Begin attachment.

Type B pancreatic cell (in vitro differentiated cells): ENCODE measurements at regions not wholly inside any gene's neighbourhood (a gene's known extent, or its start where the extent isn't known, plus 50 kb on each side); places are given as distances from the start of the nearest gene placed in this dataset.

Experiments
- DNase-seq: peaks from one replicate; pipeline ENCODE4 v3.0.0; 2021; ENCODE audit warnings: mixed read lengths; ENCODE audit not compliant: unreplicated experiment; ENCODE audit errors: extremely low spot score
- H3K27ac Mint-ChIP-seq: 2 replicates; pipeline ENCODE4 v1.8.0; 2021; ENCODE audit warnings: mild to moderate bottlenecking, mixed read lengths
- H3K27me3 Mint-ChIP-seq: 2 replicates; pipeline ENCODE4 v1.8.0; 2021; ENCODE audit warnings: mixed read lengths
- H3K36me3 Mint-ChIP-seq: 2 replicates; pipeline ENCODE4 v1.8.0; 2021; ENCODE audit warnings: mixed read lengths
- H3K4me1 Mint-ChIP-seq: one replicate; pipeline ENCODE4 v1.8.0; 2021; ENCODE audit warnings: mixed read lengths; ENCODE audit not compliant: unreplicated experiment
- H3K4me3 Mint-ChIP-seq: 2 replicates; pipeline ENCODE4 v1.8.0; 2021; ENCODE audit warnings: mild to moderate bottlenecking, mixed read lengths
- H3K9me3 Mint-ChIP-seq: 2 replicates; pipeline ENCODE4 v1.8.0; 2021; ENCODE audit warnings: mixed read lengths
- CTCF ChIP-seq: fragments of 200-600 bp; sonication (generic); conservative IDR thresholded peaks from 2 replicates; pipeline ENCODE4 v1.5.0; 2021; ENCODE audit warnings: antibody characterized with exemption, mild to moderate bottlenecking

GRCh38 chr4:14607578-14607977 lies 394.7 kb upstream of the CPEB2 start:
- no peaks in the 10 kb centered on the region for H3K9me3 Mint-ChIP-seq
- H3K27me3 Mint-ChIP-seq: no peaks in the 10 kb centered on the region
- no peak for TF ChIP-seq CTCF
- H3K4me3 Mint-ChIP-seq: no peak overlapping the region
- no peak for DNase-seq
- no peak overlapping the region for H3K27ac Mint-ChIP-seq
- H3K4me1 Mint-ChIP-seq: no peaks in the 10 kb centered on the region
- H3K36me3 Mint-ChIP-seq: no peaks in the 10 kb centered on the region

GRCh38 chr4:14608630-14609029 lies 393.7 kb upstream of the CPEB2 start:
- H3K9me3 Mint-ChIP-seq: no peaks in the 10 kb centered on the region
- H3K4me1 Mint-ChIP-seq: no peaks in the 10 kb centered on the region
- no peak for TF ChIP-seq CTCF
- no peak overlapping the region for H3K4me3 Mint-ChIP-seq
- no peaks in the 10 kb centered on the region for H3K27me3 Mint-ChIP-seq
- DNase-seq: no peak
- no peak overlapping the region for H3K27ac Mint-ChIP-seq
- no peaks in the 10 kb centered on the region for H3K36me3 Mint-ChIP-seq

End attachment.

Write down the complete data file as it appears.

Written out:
Type B pancreatic cell (in vitro differentiated cells): ENCODE measurements at regions not wholly inside any gene's neighbourhood (a gene's known extent, or its start where the extent isn't known, plus 50 kb on each side); places are given as distances from the start of the nearest gene placed in this dataset.

Experiments
- DNase-seq: peaks from one replicate; pipeline ENCODE4 v3.0.0; 2021; ENCODE audit warnings: mixed read lengths; ENCODE audit not compliant: unreplicated experiment; ENCODE audit errors: extremely low spot score
- H3K27ac Mint-ChIP-seq: 2 replicates; pipeline ENCODE4 v1.8.0; 2021; ENCODE audit warnings: mild to moderate bottlenecking, mixed read lengths
- H3K27me3 Mint-ChIP-seq: 2 replicates; pipeline ENCODE4 v1.8.0; 2021; ENCODE audit warnings: mixed read lengths
- H3K36me3 Mint-ChIP-seq: 2 replicates; pipeline ENCODE4 v1.8.0; 2021; ENCODE audit warnings: mixed read lengths
- H3K4me1 Mint-ChIP-seq: one replicate; pipeline ENCODE4 v1.8.0; 2021; ENCODE audit warnings: mixed read lengths; ENCODE audit not compliant: unreplicated experiment
- H3K4me3 Mint-ChIP-seq: 2 replicates; pipeline ENCODE4 v1.8.0; 2021; ENCODE audit warnings: mild to moderate bottlenecking, mixed read lengths
- H3K9me3 Mint-ChIP-seq: 2 replicates; pipeline ENCODE4 v1.8.0; 2021; ENCODE audit warnings: mixed read lengths
- CTCF ChIP-seq: fragments of 200-600 bp; sonication (generic); conservative IDR thresholded peaks from 2 replicates; pipeline ENCODE4 v1.5.0; 2021; ENCODE audit warnings: antibody characterized with exemption, mild to moderate bottlenecking

GRCh38 chr4:14607578-14607977 lies 394.7 kb upstream of the CPEB2 start:
- no peaks in the 10 kb centered on the region for H3K9me3 Mint-ChIP-seq
- H3K27me3 Mint-ChIP-seq: no peaks in the 10 kb centered on the region
- no peak for TF ChIP-seq CTCF
- H3K4me3 Mint-ChIP-seq: no peak overlapping the region
- no peak for DNase-seq
- no peak overlapping the region for H3K27ac Mint-ChIP-seq
- H3K4me1 Mint-ChIP-seq: no peaks in the 10 kb centered on the region
- H3K36me3 Mint-ChIP-seq: no peaks in the 10 kb centered on the region

GRCh38 chr4:14608630-14609029 lies 393.7 kb upstream of the CPEB2 start:
- H3K9me3 Mint-ChIP-seq: no peaks in the 10 kb centered on the region
- H3K4me1 Mint-ChIP-seq: no peaks in the 10 kb centered on the region
- no peak for TF ChIP-seq CTCF
- no peak overlapping the region for H3K4me3 Mint-ChIP-seq
- no peaks in the 10 kb centered on the region for H3K27me3 Mint-ChIP-seq
- DNase-seq: no peak
- no peak overlapping the region for H3K27ac Mint-ChIP-seq
- no peaks in the 10 kb centered on the region for H3K36me3 Mint-ChIP-seq